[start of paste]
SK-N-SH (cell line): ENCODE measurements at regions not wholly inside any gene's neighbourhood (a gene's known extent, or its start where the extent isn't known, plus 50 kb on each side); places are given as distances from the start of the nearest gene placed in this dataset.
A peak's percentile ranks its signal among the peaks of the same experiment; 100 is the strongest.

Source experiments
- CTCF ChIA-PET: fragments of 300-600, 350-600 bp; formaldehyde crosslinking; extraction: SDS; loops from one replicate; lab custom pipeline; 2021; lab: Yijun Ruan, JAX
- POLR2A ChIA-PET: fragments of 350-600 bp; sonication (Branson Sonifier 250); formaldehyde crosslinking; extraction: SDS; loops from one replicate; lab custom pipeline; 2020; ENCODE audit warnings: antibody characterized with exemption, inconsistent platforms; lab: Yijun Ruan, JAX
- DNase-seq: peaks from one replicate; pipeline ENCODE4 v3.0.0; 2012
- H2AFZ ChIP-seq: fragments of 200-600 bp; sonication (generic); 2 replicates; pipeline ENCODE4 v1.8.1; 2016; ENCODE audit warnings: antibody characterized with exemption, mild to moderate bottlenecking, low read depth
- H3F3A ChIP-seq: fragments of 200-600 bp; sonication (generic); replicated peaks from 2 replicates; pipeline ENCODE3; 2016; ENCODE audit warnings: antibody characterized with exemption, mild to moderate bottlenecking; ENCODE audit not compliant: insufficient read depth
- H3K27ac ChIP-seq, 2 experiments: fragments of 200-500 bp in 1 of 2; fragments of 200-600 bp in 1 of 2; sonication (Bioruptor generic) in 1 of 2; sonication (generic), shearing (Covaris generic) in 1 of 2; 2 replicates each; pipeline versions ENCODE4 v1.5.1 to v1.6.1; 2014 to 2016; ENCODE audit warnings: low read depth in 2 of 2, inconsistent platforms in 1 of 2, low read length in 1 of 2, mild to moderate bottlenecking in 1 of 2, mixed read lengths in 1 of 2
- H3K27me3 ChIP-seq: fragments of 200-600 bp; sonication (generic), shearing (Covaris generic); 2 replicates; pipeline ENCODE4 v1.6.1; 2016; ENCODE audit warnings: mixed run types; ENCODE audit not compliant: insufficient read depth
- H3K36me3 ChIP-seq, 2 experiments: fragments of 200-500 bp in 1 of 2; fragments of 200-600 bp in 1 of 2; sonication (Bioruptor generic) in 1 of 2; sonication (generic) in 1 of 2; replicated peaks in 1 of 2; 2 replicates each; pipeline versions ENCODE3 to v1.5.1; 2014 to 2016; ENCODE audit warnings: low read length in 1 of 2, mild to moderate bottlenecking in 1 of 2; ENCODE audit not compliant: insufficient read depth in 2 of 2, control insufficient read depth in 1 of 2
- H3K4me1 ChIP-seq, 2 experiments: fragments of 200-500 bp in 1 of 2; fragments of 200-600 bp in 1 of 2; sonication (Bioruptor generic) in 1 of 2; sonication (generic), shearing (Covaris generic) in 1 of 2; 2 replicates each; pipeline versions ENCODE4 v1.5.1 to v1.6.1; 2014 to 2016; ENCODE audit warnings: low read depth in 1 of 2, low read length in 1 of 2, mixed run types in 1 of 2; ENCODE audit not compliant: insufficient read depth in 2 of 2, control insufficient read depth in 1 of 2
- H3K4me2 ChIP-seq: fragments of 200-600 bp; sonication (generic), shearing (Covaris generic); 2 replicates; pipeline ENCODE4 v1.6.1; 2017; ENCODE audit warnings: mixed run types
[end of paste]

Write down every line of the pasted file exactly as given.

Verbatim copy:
SK-N-SH (cell line): ENCODE measurements at regions not wholly inside any gene's neighbourhood (a gene's known extent, or its start where the extent isn't known, plus 50 kb on each side); places are given as distances from the start of the nearest gene placed in this dataset.
A peak's percentile ranks its signal among the peaks of the same experiment; 100 is the strongest.

Source experiments
- CTCF ChIA-PET: fragments of 300-600, 350-600 bp; formaldehyde crosslinking; extraction: SDS; loops from one replicate; lab custom pipeline; 2021; lab: Yijun Ruan, JAX
- POLR2A ChIA-PET: fragments of 350-600 bp; sonication (Branson Sonifier 250); formaldehyde crosslinking; extraction: SDS; loops from one replicate; lab custom pipeline; 2020; ENCODE audit warnings: antibody characterized with exemption, inconsistent platforms; lab: Yijun Ruan, JAX
- DNase-seq: peaks from one replicate; pipeline ENCODE4 v3.0.0; 2012
- H2AFZ ChIP-seq: fragments of 200-600 bp; sonication (generic); 2 replicates; pipeline ENCODE4 v1.8.1; 2016; ENCODE audit warnings: antibody characterized with exemption, mild to moderate bottlenecking, low read depth
- H3F3A ChIP-seq: fragments of 200-600 bp; sonication (generic); replicated peaks from 2 replicates; pipeline ENCODE3; 2016; ENCODE audit warnings: antibody characterized with exemption, mild to moderate bottlenecking; ENCODE audit not compliant: insufficient read depth
- H3K27ac ChIP-seq, 2 experiments: fragments of 200-500 bp in 1 of 2; fragments of 200-600 bp in 1 of 2; sonication (Bioruptor generic) in 1 of 2; sonication (generic), shearing (Covaris generic) in 1 of 2; 2 replicates each; pipeline versions ENCODE4 v1.5.1 to v1.6.1; 2014 to 2016; ENCODE audit warnings: low read depth in 2 of 2, inconsistent platforms in 1 of 2, low read length in 1 of 2, mild to moderate bottlenecking in 1 of 2, mixed read lengths in 1 of 2
- H3K27me3 ChIP-seq: fragments of 200-600 bp; sonication (generic), shearing (Covaris generic); 2 replicates; pipeline ENCODE4 v1.6.1; 2016; ENCODE audit warnings: mixed run types; ENCODE audit not compliant: insufficient read depth
- H3K36me3 ChIP-seq, 2 experiments: fragments of 200-500 bp in 1 of 2; fragments of 200-600 bp in 1 of 2; sonication (Bioruptor generic) in 1 of 2; sonication (generic) in 1 of 2; replicated peaks in 1 of 2; 2 replicates each; pipeline versions ENCODE3 to v1.5.1; 2014 to 2016; ENCODE audit warnings: low read length in 1 of 2, mild to moderate bottlenecking in 1 of 2; ENCODE audit not compliant: insufficient read depth in 2 of 2, control insufficient read depth in 1 of 2
- H3K4me1 ChIP-seq, 2 experiments: fragments of 200-500 bp in 1 of 2; fragments of 200-600 bp in 1 of 2; sonication (Bioruptor generic) in 1 of 2; sonication (generic), shearing (Covaris generic) in 1 of 2; 2 replicates each; pipeline versions ENCODE4 v1.5.1 to v1.6.1; 2014 to 2016; ENCODE audit warnings: low read depth in 1 of 2, low read length in 1 of 2, mixed run types in 1 of 2; ENCODE audit not compliant: insufficient read depth in 2 of 2, control insufficient read depth in 1 of 2
- H3K4me2 ChIP-seq: fragments of 200-600 bp; sonication (generic), shearing (Covaris generic); 2 replicates; pipeline ENCODE4 v1.6.1; 2017; ENCODE audit warnings: mixed run types